Note I’m intentionally going to go back to the “indoctrination” term here, because those things are not natural, they’re beaten into the brains of children by their parents and teachers and pastors so the children can participate in society. Apes don’t have money.
Let’s look closely at religion. 85% of the world is religious. We have space in our brains that religion likes to occupy. This is an evolutionary benefit, because it gives us a pathway to indoctrinate (golden rule) and such into our kids. And perhaps a very devout Christian comes to a deeper understanding of the teachings and allows that to guide their life, and the results of that are positive. But society still works when it includes folks who don’t come to that deeper understanding, because they’re still running the program. And the religions that won out in the game of religious Darwinism where not the most spiritual ones, they were the ones with the most effective program.
The task is to develop the program, and then spread it. If we adopt the position that the program cannot be known except through spirituality, then that doesn’t help us develop the program at all. Best we’ve got is Zen.
The suits and marketers and propagandists and strategists can simulate and copy words and ideas. But unless one becomes a game~b player, you can’t do “the thing”. Once you can do the thing, the ideas are grounded in your living and relating.
I think we have a lot of common ground here, but that common ground needs to be drug out of the weeds.
Let’s go back to my first invocation of the Walmart Shoppers motif, talking about Sam Harris. He’s of the opinion that we don’t need religion to be our moral compass as long as we can get everyone to understand all the important nuances of his preferred flavor of secular humanism. A lot of the New Atheist movement fall into this same trap. This is not scalable. If we’re talking about adjusting the behavior of an ant colony, every ant doesn’t need to understand the colony’s actions from the perspective of a queen, or an entomologist, the ant just needs to understand his behavioral role. This is the primary function of religion in the history of mankind, and remains the primary function today.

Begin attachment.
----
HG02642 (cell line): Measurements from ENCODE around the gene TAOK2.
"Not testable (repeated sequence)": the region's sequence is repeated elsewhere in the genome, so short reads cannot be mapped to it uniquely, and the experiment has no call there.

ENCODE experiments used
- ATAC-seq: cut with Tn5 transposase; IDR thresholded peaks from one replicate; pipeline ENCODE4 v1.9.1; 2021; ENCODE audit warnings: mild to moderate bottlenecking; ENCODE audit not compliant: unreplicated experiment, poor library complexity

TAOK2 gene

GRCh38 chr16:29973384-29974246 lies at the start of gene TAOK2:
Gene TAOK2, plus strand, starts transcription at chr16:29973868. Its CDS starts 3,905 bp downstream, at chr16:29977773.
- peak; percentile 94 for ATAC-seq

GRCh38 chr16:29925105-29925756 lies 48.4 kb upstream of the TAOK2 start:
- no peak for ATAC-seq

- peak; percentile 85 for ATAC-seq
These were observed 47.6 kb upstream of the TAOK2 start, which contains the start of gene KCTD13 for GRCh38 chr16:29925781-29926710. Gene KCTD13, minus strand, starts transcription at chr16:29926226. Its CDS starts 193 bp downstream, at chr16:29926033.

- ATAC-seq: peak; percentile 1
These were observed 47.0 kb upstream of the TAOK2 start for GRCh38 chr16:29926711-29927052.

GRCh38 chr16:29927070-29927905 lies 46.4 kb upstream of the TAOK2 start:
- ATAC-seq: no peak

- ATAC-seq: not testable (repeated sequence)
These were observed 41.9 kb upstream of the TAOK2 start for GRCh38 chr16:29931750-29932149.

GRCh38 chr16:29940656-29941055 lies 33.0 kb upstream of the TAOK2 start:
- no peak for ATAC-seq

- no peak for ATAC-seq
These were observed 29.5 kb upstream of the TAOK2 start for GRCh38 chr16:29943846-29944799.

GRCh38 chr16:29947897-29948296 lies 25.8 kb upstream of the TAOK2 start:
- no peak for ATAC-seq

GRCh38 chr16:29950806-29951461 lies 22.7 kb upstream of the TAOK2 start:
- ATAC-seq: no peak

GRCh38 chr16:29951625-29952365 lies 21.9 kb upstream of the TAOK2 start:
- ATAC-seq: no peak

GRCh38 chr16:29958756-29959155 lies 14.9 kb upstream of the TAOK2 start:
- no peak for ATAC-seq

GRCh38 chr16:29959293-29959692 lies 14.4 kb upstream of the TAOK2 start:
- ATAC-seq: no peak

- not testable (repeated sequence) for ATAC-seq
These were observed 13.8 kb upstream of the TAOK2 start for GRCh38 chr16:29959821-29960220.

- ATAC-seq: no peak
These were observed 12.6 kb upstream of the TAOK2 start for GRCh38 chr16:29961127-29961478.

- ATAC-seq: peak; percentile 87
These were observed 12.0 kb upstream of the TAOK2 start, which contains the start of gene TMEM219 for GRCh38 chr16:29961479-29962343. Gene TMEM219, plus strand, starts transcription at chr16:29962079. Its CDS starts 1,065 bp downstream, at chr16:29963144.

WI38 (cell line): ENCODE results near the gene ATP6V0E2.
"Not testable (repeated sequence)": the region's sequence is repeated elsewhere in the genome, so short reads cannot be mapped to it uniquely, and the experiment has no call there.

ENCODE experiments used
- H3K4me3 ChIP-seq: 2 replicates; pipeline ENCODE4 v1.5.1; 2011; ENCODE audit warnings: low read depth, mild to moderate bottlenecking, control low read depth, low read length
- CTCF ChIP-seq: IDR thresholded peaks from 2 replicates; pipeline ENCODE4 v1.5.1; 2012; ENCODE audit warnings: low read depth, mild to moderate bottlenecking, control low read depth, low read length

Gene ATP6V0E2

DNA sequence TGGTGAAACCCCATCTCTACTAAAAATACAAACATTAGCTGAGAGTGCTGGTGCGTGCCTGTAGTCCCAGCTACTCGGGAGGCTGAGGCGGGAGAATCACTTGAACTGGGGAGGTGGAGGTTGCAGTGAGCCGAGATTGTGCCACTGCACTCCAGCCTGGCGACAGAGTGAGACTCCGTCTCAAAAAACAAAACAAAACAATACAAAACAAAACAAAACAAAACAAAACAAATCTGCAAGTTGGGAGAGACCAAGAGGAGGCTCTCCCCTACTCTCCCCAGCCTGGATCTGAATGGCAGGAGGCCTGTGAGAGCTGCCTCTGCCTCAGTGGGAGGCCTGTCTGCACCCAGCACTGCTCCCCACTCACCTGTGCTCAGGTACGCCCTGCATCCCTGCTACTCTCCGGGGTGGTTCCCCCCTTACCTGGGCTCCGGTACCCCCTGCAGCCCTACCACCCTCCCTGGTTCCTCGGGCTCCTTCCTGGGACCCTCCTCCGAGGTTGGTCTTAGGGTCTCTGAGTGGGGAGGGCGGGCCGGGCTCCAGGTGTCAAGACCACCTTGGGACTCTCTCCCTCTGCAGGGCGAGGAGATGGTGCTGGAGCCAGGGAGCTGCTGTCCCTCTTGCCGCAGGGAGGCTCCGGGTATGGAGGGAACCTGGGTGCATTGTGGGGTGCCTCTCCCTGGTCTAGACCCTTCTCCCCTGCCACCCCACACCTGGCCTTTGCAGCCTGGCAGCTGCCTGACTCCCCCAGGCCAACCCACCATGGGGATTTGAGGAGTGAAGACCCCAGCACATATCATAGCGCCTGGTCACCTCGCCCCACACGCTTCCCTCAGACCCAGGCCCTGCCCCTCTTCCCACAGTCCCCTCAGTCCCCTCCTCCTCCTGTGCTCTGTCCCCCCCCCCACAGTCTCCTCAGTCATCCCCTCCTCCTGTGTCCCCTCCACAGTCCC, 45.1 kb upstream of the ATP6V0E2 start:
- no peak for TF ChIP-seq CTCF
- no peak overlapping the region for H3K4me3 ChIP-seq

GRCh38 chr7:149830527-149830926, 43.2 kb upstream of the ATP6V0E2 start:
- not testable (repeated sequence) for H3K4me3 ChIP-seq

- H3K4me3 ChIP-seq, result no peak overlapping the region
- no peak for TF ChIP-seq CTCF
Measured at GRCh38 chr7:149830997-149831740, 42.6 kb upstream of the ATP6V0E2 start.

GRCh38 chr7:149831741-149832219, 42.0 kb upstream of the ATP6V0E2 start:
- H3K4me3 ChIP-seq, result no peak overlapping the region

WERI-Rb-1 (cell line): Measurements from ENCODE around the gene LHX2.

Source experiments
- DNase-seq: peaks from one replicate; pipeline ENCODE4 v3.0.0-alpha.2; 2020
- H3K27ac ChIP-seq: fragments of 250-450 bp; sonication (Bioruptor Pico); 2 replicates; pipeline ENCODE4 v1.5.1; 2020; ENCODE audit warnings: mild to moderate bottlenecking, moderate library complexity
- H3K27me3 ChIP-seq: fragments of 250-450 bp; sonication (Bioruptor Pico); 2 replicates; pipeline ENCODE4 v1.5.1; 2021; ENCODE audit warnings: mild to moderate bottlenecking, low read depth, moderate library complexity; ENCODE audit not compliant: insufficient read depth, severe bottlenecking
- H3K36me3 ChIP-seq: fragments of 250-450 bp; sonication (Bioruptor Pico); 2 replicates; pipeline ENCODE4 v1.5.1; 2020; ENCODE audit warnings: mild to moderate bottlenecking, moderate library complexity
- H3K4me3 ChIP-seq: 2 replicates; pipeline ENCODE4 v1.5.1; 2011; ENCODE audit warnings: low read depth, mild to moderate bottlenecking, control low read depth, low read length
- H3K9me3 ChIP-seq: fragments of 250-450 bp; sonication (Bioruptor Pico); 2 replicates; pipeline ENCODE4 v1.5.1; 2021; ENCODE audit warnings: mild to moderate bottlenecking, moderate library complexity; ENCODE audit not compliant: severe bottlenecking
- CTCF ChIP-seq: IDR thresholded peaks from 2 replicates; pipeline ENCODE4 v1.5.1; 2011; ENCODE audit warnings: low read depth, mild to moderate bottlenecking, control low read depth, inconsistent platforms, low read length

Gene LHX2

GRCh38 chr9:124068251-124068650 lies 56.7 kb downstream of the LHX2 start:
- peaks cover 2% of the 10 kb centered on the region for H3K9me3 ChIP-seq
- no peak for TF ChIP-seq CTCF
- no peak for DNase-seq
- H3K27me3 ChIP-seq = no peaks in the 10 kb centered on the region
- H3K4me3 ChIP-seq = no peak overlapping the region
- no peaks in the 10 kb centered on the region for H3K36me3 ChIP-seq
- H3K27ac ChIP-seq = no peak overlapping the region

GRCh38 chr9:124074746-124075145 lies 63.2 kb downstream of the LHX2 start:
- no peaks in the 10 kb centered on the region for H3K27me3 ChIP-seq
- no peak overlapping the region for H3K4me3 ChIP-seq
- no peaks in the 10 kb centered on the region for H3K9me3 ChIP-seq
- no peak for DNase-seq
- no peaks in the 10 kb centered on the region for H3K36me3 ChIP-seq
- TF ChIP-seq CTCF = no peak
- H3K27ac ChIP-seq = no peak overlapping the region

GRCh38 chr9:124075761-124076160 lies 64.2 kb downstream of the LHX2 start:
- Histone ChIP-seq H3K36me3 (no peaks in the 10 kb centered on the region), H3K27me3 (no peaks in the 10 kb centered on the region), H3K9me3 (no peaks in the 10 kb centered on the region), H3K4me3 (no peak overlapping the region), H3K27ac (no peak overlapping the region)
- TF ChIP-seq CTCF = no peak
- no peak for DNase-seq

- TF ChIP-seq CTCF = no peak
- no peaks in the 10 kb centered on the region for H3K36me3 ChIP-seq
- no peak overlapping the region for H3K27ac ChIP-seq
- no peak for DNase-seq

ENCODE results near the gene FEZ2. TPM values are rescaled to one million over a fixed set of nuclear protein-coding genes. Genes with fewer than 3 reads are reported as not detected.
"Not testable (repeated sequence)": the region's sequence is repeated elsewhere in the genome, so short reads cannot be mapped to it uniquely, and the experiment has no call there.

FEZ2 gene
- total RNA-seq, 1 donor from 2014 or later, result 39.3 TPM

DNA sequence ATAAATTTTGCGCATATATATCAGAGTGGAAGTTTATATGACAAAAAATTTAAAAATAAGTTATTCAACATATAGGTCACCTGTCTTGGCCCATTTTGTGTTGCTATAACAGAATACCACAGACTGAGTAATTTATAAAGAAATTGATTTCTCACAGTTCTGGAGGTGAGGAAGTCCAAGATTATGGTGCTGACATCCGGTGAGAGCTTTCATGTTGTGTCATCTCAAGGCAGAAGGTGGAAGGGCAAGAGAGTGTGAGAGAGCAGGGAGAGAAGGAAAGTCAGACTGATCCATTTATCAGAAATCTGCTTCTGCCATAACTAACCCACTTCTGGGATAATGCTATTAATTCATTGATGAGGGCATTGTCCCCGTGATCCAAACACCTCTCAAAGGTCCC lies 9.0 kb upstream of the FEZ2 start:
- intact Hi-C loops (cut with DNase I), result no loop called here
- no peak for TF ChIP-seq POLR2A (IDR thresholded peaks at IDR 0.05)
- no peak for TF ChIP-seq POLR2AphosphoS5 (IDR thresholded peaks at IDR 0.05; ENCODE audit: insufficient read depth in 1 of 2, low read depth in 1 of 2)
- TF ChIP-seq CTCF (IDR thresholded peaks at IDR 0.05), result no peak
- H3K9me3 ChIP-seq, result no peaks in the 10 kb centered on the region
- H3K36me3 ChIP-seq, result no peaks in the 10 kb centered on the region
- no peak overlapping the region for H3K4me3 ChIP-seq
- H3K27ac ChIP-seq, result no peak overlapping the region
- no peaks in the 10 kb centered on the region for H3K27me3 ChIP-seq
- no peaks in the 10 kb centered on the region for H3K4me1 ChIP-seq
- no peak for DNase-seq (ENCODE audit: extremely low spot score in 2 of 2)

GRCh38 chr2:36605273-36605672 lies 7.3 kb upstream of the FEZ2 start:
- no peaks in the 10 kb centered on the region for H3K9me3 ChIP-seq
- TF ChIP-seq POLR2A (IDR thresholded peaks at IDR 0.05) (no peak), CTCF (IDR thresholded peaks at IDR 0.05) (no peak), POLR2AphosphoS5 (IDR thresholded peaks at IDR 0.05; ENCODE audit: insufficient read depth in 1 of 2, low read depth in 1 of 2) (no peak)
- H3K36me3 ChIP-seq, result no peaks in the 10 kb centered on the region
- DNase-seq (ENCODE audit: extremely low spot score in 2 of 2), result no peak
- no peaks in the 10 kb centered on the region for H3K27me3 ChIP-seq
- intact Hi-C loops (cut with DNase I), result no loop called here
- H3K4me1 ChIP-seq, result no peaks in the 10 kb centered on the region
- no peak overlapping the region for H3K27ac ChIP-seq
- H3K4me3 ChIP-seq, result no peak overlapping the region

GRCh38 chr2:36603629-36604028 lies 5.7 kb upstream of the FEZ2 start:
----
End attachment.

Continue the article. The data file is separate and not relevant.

(spooky story therefore behave thusly) is a complete end-around to having to explain the actual reasoning behind (behave thusly). The efficacy and robustness of the world’s religions is not tied to the (spooky story), it’s tied to the behavior attached to the story. And through Darwinist action, the religions that had the best set of (behave thusly) won out. I often hear the thought experiment “maybe one of our current religions are right,” but the funner one to me is “what if one of the dead religions was right?” How did that dead religion die? Because its version of (behave thusly) was less optimal than the ones we have today.
Where religion is faltering today, generally speaking, is that the spooky stories can be shown to not be literally true. Allegorically true perhaps, which is where Jordan Peterson is making his money, but the failure of the spooky story to entrap the Walmart shoppers will eventually lead to a failure to propagate healthy memes such as golden rule. This is bad. Not only does that fail to bring us to a better game than Game Ant, it literally breaks the ant hill itself so we might get rubbed out by some other culture running Game Ant better. The Muslims are running Traditional Baby Making Ant way better than we are, and the Chinese are running Authority Ant way better. The conservatives want to reinstate Western Ant to combat this, and the Social Justice folks want to simply Kill All Ants and damn the consequences. It seems to me like the Game B folks want to find the next thing that beats them all and hopefully makes it so we’re not trapped in an ever increasing evolutionary track of ant emulation.